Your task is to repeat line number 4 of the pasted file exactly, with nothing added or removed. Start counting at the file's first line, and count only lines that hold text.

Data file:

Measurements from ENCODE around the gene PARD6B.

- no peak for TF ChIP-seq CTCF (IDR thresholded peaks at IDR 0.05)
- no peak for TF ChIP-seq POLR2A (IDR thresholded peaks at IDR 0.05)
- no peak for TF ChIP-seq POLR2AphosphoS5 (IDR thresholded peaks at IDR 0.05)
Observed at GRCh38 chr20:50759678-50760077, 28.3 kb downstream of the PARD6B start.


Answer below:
- no peak for TF ChIP-seq POLR2AphosphoS5 (IDR thresholded peaks at IDR 0.05)